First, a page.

The grandstanding continued until a runaway train crashed into an empty coach at the station, which was careened across Court Street.2e As a result, the railroad constructed a temporary track across Court Street to retrieve its wrecked equipment. It was reported that the Cincinnati Northern attempted to convert the track into a permanent crossing, but the track was soon removed.
In an another attempt, in the early morning hours of October 21, the Cincinnati Northern hastily constructed two narrow gauge tracks across Court Street. The company had kept watch over the police officers, and noted their shifts so that construction could be done in stealth. With a large task force at hand, the crossing was constructed in only twenty minutes. But just as construction was wrapping up, a police officer came and arrested the track foreman, a gang boss, and eight laborers. They were charged but soon released on bond.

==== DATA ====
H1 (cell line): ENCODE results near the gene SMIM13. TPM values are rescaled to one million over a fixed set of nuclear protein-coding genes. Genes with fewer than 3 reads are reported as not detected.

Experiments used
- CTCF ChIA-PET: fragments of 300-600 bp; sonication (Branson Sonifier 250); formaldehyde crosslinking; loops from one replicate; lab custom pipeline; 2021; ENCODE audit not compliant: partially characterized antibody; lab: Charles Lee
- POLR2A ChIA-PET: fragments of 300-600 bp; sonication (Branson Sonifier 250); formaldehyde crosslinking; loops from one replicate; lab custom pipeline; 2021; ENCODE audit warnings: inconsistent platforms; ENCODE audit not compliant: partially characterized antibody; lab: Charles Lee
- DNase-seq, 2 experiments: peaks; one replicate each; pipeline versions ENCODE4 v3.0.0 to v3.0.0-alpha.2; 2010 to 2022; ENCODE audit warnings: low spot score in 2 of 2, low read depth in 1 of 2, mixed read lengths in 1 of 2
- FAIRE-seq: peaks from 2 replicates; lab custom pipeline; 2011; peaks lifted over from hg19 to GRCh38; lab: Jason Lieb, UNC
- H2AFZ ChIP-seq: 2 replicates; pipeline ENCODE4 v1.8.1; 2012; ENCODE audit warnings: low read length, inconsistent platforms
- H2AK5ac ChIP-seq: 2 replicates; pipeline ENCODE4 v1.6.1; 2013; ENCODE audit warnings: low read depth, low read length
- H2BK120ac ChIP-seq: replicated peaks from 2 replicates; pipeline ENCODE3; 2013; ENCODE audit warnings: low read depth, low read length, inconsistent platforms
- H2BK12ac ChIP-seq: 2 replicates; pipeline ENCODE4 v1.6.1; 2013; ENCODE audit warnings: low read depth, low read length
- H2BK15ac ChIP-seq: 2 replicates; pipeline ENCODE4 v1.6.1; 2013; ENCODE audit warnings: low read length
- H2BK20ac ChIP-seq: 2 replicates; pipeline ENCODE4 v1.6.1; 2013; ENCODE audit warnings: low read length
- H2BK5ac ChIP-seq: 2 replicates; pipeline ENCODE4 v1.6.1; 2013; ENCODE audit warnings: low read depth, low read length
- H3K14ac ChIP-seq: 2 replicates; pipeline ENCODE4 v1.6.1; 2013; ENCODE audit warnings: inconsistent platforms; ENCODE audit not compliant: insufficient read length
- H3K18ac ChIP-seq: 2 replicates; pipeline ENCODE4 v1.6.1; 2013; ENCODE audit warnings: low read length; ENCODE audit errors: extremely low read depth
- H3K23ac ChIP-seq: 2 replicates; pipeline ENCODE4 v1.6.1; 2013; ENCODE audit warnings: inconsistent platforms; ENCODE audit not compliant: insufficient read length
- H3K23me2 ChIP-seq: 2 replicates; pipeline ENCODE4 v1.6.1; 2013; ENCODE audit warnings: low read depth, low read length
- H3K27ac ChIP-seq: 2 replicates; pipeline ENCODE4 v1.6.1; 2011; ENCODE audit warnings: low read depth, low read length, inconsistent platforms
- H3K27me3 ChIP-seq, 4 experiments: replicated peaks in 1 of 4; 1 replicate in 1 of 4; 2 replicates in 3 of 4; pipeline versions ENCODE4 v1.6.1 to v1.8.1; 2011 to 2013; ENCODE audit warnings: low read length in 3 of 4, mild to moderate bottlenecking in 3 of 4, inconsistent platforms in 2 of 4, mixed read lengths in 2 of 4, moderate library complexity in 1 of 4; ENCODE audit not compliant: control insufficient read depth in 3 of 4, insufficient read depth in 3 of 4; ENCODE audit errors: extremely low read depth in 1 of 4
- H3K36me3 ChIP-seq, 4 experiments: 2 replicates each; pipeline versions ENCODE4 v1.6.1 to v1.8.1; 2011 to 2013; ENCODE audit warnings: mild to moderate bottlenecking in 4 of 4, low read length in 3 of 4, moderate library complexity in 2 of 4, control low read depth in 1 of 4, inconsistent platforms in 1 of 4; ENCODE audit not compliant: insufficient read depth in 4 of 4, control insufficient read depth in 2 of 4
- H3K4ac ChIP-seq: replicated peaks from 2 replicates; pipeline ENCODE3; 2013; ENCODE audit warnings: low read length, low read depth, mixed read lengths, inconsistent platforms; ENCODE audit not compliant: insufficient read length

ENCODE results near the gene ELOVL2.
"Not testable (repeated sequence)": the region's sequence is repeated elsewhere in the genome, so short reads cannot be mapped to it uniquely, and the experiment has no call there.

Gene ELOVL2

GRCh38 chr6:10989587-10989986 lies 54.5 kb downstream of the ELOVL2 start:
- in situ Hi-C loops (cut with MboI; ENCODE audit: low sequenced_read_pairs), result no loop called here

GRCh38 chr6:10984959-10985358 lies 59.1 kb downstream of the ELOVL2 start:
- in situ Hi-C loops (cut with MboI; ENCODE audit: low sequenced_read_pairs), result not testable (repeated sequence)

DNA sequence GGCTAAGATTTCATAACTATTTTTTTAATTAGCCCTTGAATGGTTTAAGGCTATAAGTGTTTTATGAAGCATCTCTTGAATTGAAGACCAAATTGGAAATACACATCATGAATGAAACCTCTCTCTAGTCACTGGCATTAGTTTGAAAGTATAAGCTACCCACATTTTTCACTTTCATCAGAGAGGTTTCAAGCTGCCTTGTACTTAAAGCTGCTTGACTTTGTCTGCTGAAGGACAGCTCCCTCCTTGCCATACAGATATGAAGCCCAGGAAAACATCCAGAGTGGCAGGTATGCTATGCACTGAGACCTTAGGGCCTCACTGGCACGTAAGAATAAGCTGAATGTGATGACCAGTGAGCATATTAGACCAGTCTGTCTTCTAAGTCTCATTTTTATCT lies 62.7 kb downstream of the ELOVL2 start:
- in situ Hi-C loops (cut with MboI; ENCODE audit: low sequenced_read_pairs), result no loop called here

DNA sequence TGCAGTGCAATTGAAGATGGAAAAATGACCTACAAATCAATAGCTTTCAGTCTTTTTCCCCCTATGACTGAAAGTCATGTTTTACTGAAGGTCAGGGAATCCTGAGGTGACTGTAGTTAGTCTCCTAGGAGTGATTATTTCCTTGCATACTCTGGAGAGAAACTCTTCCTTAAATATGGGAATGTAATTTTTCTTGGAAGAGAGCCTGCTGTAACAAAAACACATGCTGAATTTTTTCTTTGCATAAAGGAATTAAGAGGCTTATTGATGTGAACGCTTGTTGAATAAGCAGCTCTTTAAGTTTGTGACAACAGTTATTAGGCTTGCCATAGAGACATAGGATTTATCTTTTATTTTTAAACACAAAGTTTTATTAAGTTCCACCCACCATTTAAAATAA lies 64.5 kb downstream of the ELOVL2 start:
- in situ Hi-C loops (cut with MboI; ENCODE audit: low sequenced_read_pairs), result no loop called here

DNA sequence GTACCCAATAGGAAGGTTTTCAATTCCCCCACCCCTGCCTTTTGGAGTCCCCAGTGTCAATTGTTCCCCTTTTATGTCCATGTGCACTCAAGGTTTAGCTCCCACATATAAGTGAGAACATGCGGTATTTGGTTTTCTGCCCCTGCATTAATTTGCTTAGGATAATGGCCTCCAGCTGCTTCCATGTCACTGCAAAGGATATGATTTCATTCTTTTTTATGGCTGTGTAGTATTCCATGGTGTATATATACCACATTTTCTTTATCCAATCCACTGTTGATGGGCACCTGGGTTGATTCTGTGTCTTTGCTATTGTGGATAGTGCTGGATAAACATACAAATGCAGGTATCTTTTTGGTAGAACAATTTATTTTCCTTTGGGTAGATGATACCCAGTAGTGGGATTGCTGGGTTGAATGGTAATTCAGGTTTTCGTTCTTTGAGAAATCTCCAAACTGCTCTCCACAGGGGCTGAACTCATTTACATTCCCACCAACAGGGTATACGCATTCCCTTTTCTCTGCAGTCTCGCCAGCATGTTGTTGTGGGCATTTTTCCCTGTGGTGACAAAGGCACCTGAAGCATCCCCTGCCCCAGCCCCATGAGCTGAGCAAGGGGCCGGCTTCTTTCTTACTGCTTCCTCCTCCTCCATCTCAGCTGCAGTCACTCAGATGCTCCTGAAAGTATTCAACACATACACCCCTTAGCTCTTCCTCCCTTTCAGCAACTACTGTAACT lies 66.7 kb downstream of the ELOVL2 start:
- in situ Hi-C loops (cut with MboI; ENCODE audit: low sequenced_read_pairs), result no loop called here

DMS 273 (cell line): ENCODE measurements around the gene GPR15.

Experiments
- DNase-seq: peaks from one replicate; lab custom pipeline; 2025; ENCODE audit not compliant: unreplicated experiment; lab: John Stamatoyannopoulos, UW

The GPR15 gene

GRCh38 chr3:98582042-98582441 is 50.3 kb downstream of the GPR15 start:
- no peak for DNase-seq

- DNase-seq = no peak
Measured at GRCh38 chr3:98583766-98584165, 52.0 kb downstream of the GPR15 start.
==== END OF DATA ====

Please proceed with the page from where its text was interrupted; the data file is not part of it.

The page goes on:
The officers threatened to remove the tracks, but backed off when railroad officials stated that 200 men were ready to resist the effort unless it was done under a court order.2e Soon after, the Committee on Steam Railroads made the decision to remove the street crossing, although the railroad went to the courts to have an injunction filed. The Cincinnati Northern received a temporary restraining order, which prevented the city from removing the tracks.
A legal tit-for-tat ensued for several months, before a judge ruled that the tracks could not be removed as they did not interfere with traffic.2e
Walnut Hills to Lebanon
North of the M&C at Norwood to Lebanon, work proceeded much faster. As the right-of-way remained intact from the Miami Valley, the Cincinnati Northern began laying track in October 1880.2d The first twenty miles of line were completed by January 17, 1881, and a train approached Lebanon on February 17. The 24.2-mile single-track line was officially opened from Norwood to Lebanon on May 30.